James Bond Overdose Part 1 – Dr. No (1962)

With a new Bond film looming on the horizon, I figured it was time to revisit the James Bond catalogue so as to fill up the time between now and Christmas when all the awesomeness will be hitting theatres (I’m looking at you, Into the Woods). I shall attempt one per week.

And so, without further ado, I bring you:

This is a weird one. It’s the first official Bond film (official in that it’s part of the Eon lineup) so it’s obvious there’s going to be some rough edges on this first outing.

The story is pretty standard. After the mysterious disappearance of Commander Strangways, a fellow agent, James Bond, already an established 00 agent (license to kill), is sent to investigate. He travels to Jamaica and learns of a mysterious figure called Dr. Julius No, who seems to have some sort of secret plan afoot that involves world domination via a series of disrupted missle launches. Throw in a succession of beautiful (and sometimes dangerous) women, a plucky Caymen Islander sidekick (who becomes an unfortunate parody at times), and lots of action, and you’ve got yourself a pretty good film.

Kudos should also go to Maurice Binder’s crazy opening titles sequence. Featuring John Barry’s arrangement of Monty Norman’s now classic Bond theme and a calypso version of “Three Blind Mice,” the strange flashing lights, dancing silhouettes, and abstract shapes set a trend that will follow Bond throughout its entire run (which is impressive since so many directors and writers all made the decision to keep the crazy opening titles sequence even though other films began to do away with them). Recent films have lost the opening gunbarrel sequence, but the surreal opening credits have stayed, which makes me happy.

Anyways, moving on to the actual movie.

Oddly enough, the first half of the film is better than the second, even though the final act is full of all the glorious Bond staples we’ve come to know and love (Secret facilities, maniacal bad guys, explosions, etc.). The first half is a tightly plotted spy thriller in which Bond keeps escaping multiple assassination attempts while trying to figure out who’s behind it all. We get the famous introduction to Bond in the casino as he plays Baccarat with Sylvia Trench, a sultry figure who serves no purpose except to be the first Bond girl. She’s promptly forgotten, of course, but while she’s on screen, she’s able to hold her own against Connery, which is no mean feat, because you can practically feel the suaveness washing off of him in every scene he’s in. We also get a car chase, and some more femme fatales, but it manages to remain crisp and engaging.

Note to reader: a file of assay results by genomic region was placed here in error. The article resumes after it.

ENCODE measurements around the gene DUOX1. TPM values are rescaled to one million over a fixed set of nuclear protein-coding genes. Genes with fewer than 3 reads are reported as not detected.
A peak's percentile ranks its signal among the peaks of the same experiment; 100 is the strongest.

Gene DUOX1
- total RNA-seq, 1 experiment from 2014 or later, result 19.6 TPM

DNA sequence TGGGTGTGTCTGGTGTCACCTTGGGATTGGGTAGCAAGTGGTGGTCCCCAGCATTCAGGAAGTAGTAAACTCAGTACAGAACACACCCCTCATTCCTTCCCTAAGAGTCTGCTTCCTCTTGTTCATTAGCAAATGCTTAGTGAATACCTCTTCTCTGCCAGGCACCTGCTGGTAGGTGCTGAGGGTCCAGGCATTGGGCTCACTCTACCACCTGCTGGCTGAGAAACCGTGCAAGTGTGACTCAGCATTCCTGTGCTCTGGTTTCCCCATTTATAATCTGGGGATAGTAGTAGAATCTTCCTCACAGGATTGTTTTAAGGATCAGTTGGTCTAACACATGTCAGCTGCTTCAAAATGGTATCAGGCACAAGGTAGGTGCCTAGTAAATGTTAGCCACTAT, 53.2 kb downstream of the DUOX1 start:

The second half is where things get a bit looser. Honey Ryder, played by the spectacular Ursula Andress, doesn’t do much except look pretty and give Bond something to look at. She could have had more of a character, but ends up being mostly window dressing. Also, Quarrel, Bond’s sidekick, is written out of the story rather unspectacularly. Then we get the whole, “I’m a villain and I don’t like you, but please make yourself comfortable and listen to me monologue” schtick that all Bond villains can’t help but do. There’s also the secret facility filled with lackeys in radiation suits who look like giant marshmallows. At this point, the story sort of falls apart.

It’s still fun and all, but the writers are clearly trying to find the balance between the goofy Bond stuff and the slick spy stuff. They perfect the formula in later movies. But for a first outing, it’s not bad.

Random observations:
-“Underneath the Mango Tree” is now stuck in my head.
-That damn chirping, trilling bird that’s in the background of EVERY scene
-The photographer lady who yells, “You’ll be sorry! You’ll all be sorry!” I really want her to run away cackling madly after she says that, but alas, it never happens.
-“I’m a member of SPECTRE.”
-Dr. No’s terrible yellow face prosthetics are lamentable. He’s supposed to be German-Chinese, but he looks like a British dude with slight makeup.

I will return with FROM RUSSIA WITH LOVE next week. See ya!


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